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Teachers debate how to tackle incel culture in schools after female staff reports of misogyny at work

Written by on 17 April 2022

Teachers will debate how to tackle the growing problem of “incel” culture in schools after seven in 10 staff said they had experienced misogyny at work.

Kathryn Downs, a secondary school teacher from Leeds, proposed the motion at the NASUWT union’s annual conference in Birmingham after a survey of members revealed 72% had been the victim of misogyny at their school.

Incel, an abbreviation of the term “involuntary celibate”, refers to an online subculture involving men who feel unable to have sex or find love and express extreme resentment towards women.

The movement was linked to the murder of five people by gunman Jake Davidson in Plymouth last year.

Ms Downs told the conference: “In the last year we have seen cases such as the murders of Sarah Everard, Sabina Nessa and the shootings of five innocent people in Plymouth by a member of the incel community.”

She quoted a study from October 2021 that showed there was a 6% chance of someone being suggested an incel video on YouTube within five steps of a non-related video.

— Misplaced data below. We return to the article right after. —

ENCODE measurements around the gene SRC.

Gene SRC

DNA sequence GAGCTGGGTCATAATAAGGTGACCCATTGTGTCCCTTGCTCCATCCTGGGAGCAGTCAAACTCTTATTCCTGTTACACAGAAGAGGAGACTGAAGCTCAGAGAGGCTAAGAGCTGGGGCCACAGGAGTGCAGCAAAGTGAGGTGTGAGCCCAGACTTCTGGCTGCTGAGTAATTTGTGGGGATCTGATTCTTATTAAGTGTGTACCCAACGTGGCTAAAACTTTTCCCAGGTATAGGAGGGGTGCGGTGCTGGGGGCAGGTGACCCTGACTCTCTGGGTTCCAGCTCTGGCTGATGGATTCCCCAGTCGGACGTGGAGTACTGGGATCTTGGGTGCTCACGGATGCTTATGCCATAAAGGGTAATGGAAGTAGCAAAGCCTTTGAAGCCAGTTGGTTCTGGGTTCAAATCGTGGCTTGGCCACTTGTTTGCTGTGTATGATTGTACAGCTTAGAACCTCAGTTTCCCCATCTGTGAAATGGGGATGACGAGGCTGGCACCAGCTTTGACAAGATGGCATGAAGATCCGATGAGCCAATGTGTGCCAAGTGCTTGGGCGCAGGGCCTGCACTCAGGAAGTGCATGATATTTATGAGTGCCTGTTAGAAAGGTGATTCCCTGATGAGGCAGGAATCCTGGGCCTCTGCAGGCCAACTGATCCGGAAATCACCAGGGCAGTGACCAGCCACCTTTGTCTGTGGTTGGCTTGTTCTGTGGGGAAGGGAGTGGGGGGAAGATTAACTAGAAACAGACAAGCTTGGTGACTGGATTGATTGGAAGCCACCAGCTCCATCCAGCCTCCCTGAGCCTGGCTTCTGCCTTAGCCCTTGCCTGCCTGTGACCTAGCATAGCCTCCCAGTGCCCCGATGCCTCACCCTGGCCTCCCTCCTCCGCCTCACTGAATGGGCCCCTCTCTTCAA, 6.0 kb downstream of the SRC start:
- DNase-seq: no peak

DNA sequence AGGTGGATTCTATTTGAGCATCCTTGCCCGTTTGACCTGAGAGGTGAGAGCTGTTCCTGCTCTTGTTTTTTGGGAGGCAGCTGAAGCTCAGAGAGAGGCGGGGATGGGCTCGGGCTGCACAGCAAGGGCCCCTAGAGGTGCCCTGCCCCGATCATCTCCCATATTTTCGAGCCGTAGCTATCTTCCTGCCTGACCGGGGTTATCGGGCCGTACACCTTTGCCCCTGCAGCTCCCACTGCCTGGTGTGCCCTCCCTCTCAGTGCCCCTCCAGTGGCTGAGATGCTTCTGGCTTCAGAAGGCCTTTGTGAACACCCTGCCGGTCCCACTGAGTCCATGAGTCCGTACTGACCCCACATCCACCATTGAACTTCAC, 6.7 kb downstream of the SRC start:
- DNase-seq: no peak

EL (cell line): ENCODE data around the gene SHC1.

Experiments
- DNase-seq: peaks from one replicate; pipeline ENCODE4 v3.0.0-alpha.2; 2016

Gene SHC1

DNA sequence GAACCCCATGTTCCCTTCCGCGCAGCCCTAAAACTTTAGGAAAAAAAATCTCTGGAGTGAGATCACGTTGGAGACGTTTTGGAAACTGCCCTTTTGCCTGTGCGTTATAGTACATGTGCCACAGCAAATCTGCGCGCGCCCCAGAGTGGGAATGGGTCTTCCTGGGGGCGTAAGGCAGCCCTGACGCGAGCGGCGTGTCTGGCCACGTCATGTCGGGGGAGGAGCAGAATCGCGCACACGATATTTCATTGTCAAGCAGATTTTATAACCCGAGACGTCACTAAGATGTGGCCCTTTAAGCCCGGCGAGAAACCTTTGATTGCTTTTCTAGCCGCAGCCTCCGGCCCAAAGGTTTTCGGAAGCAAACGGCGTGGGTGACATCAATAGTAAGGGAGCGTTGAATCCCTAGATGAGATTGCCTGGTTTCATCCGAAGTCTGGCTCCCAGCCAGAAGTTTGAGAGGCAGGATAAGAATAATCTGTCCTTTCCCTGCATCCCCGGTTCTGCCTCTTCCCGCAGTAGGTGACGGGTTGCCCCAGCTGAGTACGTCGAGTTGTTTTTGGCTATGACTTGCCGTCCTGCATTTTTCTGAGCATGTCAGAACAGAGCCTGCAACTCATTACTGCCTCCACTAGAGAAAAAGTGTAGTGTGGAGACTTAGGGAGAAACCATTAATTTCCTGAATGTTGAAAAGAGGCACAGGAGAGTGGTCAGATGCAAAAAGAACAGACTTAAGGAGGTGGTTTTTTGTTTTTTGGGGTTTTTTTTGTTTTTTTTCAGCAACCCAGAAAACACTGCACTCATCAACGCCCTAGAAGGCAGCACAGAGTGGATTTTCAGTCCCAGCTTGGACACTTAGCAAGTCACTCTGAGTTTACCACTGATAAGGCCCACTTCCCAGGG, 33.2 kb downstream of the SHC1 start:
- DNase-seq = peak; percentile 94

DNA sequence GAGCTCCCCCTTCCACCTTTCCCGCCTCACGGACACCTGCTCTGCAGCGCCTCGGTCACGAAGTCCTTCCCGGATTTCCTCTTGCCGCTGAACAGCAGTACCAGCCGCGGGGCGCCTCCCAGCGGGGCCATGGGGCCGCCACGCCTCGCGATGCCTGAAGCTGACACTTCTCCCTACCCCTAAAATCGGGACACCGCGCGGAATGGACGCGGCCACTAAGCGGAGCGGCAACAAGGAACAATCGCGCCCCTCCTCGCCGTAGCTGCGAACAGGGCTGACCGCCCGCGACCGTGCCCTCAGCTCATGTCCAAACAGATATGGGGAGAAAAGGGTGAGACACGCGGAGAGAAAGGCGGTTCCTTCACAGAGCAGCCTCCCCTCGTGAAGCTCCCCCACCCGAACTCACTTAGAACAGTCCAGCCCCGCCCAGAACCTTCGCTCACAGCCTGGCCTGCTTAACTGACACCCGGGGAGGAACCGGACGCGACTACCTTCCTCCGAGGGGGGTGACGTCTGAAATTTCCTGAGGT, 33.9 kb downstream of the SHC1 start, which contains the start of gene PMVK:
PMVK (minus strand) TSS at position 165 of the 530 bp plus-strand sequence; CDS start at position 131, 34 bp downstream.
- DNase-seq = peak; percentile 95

“Given the amount of time our young people spend on social media, this is 6.3% too much,” she told the conference.

“Clearly this shows the dangers of failing to support and improve the mental wellbeing of boys within schools.”

In the survey of 1,500 teachers, 59% of those who had experienced misogyny at school said it had come from a pupil.

One said that a student had asked “Is it your time of the month miss?”, while others reported sexualised remarks about their appearance.

Another responded said pupils had exposed themselves or made sexual noises or gestures during lessons.

“On a daily basis I feel boys are disrespectful towards me as a teacher,” one person said.

“I constantly hear sexist remarks from students. I see boys grab girls and say sexist comments.

“The girls are just used to it and brush it off.”

Teachers also said some male pupils thought feminism was a “desire to kill men” and one had been called a “feminazi” for broaching the subject.

One teacher wrote: “A male student looked me dead in the eyes and asked if I’d ever been raped.”

Half of teachers who had experienced sexist comments or behaviour at work did not report it and of those who did, 45% said no action was taken.

Only 19% of respondents said they thought their school was doing enough to tackle misogyny and 41% said they felt it has meant them being overlooked for promotion.

Female staff who were pregnant also reported negative comments from fellow teachers.

Ms Downs’s motion calls on the NASUWT to lobby government to make misogyny a hate crime and provide further mental health support for boys in schools.

A similar vote was rejected by MPs last year.

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